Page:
ERIC Number: EJ887844
Record Type: Journal
Publication Date: 2010-Apr
Abstractor: As Provided
Reference Count: 0
Psychiatric Advance Directives and Social Workers: An Integrative Review
Van Dorn, Richard A.; Scheyett, Anna; Swanson, Jeffrey W.; Swartz, Marvin S.
Social Work, v55 n2 p157-167 Apr 2010
Psychiatric advance directives (PADs) are legal documents that allow individuals to express their wishes for future psychiatric care and to authorize a legally appointed proxy to make decisions on their behalf during incapacitating crises. PADs are viewed as an alternative to the coercive interventions that sometimes accompany mental health crises for people with mental illness. Insofar as coercive interventions can abridge clients' autonomy and self-determination--values supported by the NASW "Code of Ethics"--social workers have a vested interest in finding ways to reduce coercion and increase autonomy and self-determination in their practice. However, PADs are also viewed as having the potential to positively affect a variety of other clinical outcomes, including, but not limited to, treatment engagement, treatment satisfaction, and working alliance. This article reviews the clinical and legal history of PADs and empirical evidence for their implementation and effectiveness. Despite what should be an inherent interest in PADs and the fact that laws authorizing PADs have proliferated in the past decade, there is little theoretical or empirical research on PADS in the social work literature.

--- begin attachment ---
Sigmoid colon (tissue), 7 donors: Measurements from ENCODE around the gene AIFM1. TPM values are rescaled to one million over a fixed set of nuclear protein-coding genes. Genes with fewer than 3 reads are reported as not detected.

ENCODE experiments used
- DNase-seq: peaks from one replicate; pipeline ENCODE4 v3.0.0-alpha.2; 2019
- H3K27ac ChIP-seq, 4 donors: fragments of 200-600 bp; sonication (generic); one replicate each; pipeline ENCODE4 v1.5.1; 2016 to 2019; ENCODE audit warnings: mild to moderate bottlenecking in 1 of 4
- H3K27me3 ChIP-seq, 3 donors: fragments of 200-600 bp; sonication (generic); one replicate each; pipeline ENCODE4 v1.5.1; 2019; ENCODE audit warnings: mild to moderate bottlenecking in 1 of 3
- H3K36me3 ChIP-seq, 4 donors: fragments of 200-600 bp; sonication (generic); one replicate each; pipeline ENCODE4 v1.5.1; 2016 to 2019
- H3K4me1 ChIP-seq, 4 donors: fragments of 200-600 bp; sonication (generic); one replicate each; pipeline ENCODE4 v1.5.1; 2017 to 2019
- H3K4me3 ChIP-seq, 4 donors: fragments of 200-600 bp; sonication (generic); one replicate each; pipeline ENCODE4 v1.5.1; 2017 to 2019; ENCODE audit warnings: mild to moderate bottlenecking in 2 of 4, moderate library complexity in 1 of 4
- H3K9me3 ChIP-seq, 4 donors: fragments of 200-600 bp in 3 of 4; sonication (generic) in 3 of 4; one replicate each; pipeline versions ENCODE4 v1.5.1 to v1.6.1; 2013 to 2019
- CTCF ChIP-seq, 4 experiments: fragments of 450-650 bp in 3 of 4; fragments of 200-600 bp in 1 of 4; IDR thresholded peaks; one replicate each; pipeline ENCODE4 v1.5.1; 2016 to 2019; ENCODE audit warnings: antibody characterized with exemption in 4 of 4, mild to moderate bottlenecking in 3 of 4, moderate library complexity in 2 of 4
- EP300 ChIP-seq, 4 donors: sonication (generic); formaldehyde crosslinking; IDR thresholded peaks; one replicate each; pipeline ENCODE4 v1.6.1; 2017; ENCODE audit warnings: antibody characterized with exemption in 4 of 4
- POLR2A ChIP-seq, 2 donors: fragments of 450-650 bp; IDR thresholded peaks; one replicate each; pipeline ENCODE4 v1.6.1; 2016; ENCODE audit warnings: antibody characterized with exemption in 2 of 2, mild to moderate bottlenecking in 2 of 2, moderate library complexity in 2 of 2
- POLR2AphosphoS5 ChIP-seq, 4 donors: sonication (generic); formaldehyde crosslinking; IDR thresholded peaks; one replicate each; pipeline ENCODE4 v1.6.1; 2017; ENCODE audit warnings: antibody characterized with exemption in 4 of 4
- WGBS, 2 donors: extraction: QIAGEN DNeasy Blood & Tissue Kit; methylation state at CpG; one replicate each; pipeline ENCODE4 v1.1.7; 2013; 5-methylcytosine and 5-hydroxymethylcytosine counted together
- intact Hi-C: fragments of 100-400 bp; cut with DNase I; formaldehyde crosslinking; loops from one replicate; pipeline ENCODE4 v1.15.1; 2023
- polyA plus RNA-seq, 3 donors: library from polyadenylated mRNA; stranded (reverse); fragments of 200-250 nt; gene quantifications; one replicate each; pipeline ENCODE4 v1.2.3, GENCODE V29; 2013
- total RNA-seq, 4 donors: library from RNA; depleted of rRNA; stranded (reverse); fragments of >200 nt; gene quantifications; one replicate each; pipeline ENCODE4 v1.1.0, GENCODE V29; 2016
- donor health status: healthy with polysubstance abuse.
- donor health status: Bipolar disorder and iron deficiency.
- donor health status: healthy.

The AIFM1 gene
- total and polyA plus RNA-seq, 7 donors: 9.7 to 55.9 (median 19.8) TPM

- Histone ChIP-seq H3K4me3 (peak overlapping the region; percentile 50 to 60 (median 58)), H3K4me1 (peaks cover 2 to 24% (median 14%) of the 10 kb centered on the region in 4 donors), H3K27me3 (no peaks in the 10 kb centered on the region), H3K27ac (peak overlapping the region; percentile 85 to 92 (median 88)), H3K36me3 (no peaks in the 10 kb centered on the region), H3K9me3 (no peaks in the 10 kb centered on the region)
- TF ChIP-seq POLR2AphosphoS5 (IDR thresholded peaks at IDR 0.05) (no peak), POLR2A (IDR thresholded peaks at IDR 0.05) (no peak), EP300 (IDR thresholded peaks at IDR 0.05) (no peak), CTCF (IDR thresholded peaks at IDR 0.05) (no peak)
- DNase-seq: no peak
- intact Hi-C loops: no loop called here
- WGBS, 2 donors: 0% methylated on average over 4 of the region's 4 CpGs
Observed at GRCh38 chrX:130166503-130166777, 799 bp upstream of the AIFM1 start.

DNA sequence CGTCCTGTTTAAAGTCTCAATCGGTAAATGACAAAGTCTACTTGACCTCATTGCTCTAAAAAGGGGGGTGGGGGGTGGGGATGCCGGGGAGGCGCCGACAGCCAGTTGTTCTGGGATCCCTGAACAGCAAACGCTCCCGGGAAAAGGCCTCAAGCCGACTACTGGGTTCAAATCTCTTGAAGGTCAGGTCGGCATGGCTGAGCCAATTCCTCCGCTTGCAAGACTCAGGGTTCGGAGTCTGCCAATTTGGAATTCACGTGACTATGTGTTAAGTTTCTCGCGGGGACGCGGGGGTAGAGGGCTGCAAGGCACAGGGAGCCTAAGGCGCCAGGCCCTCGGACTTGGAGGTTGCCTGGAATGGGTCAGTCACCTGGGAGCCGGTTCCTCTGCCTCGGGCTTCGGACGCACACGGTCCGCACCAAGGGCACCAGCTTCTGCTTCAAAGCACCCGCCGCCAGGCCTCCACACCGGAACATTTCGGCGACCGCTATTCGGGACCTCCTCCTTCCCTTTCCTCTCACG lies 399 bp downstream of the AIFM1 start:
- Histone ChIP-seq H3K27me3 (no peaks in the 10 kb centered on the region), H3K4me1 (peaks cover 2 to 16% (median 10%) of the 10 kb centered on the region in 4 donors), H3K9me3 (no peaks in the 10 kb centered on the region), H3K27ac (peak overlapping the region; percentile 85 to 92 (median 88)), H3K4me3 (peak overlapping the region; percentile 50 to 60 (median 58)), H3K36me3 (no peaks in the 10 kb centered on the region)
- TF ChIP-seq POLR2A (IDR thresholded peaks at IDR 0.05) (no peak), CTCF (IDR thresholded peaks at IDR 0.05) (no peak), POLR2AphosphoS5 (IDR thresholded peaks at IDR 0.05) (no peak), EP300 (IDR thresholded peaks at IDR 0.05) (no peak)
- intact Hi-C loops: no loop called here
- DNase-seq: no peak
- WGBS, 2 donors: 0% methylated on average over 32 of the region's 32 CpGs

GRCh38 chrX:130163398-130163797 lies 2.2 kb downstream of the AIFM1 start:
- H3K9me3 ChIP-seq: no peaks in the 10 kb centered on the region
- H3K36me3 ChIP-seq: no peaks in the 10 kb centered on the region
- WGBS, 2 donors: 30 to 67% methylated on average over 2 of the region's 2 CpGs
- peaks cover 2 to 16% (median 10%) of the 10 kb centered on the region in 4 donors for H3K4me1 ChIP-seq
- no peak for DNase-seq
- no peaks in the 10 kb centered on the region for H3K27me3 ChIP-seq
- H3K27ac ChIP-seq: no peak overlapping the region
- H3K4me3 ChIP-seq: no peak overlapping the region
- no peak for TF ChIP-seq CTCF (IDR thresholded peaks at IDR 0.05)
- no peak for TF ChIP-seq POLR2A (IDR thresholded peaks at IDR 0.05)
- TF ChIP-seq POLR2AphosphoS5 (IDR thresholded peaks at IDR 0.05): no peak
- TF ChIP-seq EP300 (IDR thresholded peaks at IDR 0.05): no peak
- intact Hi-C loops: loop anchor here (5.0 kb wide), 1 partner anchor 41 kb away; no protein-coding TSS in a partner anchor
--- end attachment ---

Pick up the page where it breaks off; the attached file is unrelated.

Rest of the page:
Descriptors: Mental Disorders, Ethics, Social Work, Caseworkers, Patients, Client Characteristics (Human Services), Counselor Client Relationship, Counselor Role, Therapeutic Environment, Laws, Civil Rights, Compliance (Legal), Self Determination, Personal Autonomy, Outcomes of Treatment, Records (Forms)
National Association of Social Workers (NASW). 750 First Street NE Suite 700, Washington, DC 20002. Tel: 800-227-3590; e-mail: firstname.lastname@example.org; Web site: http://www.naswpress.org
Publication Type: Journal Articles; Reports - Evaluative
Education Level: N/A
Authoring Institution: N/A